Outstanding students at Berkeley continue to be recognized by the Richard J. Stull Award for residency performance.
"Probably one of his most interesting activities was the opportunity to chair the President's Committee on Peacetime Use of Nuclear Energy in 1956," his son said. This was at the start of Eisenhower's second term in office and stood as a precursor to nuclear-age activity.
Stull served for a brief period in the early 1960s with Booz Allen & Hamilton as director of the health and medical administrative division, where he designed a 25-year master plan for Duke University.
He also was instrumental in helping a small medical supply company, the Aloe Medical Division of Brunswick Corp., grow from a $30 million operation to a company with more than $100 million in sales within four years.
During this time, he assisted the Health Industry Association (now the Health Industry Manufacturers Association) in developing the "caravan" method of transporting convention displays for multiple regional conferences.
Back to "college." In 1965, Stull was called upon to take up one of his greatest challenges. The ACHA was $103,000 in debt and at a crossroads. It needed new direction.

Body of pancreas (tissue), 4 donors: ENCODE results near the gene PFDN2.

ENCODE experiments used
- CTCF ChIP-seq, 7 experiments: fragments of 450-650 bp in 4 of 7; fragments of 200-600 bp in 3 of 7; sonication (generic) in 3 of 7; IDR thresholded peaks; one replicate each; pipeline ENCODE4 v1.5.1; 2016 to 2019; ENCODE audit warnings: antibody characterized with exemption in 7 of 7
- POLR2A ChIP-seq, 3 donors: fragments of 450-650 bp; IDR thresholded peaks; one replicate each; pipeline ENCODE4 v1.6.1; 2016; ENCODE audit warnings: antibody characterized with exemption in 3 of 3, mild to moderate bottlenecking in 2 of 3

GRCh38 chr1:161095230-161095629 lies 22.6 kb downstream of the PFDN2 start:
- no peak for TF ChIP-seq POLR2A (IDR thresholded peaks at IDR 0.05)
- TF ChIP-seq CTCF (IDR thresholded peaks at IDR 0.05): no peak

The financial logjam at the ACHA coupled with the fact that he would have to move from sunny California to windy Chicago made it a difficult decision, Stull's son said.
Stull chose to take on the challenge for an experimental three years, living on an adjusted income. He was determined to give the organization what it deserved.
His service lasted much longer than three years. During his tenure as leader of the ACHA from 1965 until 1978, the college expanded its educational programs and worked closely with the American Hospital Association to set standards for healthcare policies in hospital administration.